Finegan Kruckemeyer wins first prize in our national short story competition, The Hope Prize

24 August 2018

The Brotherhood of St Laurence is delighted to announce the winners of our national story competition, The Hope Prize, which encourages writers to explore resilience in the face of poverty.

The winners are:

First prize: Finegan Kruckemeyer, Like Dresses in a Tree

Second prize: Tess Rowley, The Girl Who Wanted to Paint the Moon

Third prize: Kim Kelly, MESSERSCHMITT

A new anthology, drawing from The Hope Prize awarded and commended stories, will be published by Simon & Schuster in time for Christmas, and available at Readings and other good book shops.

Other category winners are:

Highly commended authors

Alice Bishop, Saltwater

Melanie (Rees) Crouch, Lilly of the Locust Fields

Vicky Daddo, Run

Award for emerging writer under 18

Eleanor George, Biographies of the British Monarchy

Veronica Hester, We Will Go On

Jenny Pang, The Space Between Stillness and Sleep

Women’s Writing Career Development Scholarships

Two scholarships were made available, thanks to a generous supporter, for women writers whose stories showed great promise. The scholarships, to enable women writers to further develop their skills, have been awarded to Melanie (Rees) Crouch and Vicky Daddo.

We established The Hope Prize thanks to the generosity of the late Prudence Myer and support of her family, to encourage writing that transcends stereotypes of ‘the poor’ and reflects the resilience we know that people show in the face of poverty and testing times. The total prize pool is $17,750.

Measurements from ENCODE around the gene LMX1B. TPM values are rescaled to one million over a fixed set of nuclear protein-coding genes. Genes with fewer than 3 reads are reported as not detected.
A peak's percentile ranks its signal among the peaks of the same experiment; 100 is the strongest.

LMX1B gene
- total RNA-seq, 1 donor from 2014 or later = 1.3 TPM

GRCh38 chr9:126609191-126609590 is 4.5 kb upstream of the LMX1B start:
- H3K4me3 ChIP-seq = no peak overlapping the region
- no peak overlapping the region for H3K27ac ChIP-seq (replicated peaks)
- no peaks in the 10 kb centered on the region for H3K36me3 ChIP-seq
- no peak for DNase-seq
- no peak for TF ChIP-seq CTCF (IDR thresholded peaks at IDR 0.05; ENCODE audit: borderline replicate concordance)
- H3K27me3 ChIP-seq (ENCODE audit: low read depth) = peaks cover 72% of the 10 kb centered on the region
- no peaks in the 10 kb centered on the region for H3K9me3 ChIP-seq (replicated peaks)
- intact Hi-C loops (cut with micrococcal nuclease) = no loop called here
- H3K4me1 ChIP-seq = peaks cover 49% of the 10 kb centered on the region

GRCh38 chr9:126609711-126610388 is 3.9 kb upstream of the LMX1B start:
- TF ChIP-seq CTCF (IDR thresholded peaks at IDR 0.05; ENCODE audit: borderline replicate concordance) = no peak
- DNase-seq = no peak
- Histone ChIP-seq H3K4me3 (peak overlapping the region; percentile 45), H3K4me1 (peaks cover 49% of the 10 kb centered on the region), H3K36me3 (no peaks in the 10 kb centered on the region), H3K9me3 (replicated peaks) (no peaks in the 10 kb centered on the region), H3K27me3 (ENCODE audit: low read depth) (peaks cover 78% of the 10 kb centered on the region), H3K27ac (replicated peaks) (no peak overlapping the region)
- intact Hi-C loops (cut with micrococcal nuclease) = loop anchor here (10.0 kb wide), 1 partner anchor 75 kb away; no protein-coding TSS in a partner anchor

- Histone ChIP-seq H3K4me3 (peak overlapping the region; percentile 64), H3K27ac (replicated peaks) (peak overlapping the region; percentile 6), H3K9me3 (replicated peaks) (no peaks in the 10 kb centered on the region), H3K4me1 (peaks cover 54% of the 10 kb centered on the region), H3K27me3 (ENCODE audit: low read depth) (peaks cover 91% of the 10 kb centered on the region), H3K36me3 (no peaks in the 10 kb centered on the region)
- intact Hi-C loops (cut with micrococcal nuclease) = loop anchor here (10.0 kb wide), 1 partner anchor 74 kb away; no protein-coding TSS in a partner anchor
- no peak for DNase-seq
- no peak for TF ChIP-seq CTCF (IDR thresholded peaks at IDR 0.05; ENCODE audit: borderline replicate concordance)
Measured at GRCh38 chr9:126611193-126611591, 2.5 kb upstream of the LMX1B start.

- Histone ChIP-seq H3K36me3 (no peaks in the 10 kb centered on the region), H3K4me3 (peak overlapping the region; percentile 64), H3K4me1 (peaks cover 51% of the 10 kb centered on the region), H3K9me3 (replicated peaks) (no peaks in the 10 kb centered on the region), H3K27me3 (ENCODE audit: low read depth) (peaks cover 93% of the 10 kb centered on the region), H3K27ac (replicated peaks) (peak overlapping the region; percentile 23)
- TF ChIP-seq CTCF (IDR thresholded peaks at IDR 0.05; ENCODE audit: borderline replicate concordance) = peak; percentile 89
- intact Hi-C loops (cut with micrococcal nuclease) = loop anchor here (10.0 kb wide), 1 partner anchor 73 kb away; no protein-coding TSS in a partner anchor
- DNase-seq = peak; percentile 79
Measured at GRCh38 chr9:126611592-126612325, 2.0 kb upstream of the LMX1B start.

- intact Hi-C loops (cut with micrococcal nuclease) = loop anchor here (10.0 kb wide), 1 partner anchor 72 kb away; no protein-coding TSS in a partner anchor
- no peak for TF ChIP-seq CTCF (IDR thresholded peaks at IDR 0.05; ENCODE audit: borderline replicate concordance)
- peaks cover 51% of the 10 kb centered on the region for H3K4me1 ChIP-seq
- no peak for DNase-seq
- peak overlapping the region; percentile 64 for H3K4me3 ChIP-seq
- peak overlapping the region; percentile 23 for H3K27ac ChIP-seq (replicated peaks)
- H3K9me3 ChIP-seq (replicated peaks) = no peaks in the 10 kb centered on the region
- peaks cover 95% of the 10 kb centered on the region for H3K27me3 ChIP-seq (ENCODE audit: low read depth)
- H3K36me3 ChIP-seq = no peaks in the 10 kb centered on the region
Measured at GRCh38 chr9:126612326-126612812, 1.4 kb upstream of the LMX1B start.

The eminent judges are actor Cate Blanchett, former governor general Quentin Bryce and author Kate Grenville, who are passionate about defeating disadvantage and care deeply about encouraging good writing. The rigorous judging process has been assisted by our publishing partner, Simon & Schuster, and leading book retailer Readings.

The book published by Simon & Schuster for the 2016 Hope Prize, Hope: An Anthology, is still available at Readings.

The Brotherhood of St Laurence (BSL) acknowledges and understands its obligations under the UN Convention on the Rights of the Child and recognises that all children and young people have the right to be treated with respect and care, and to be safe from all forms of abuse. BSL has a zero tolerance towards child abuse.
Read the official statement signed by the Executive Director.

The Brotherhood recognises the harm that family violence causes and that freedom from violence is a basic human right.
We will support our staff, volunteers, clients and the community if they experience violence.

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The Brotherhood of St Laurence acknowledges and recognises the Traditional Owners of the land upon which we live and work, and we pay our respects to their Elders both past and present.

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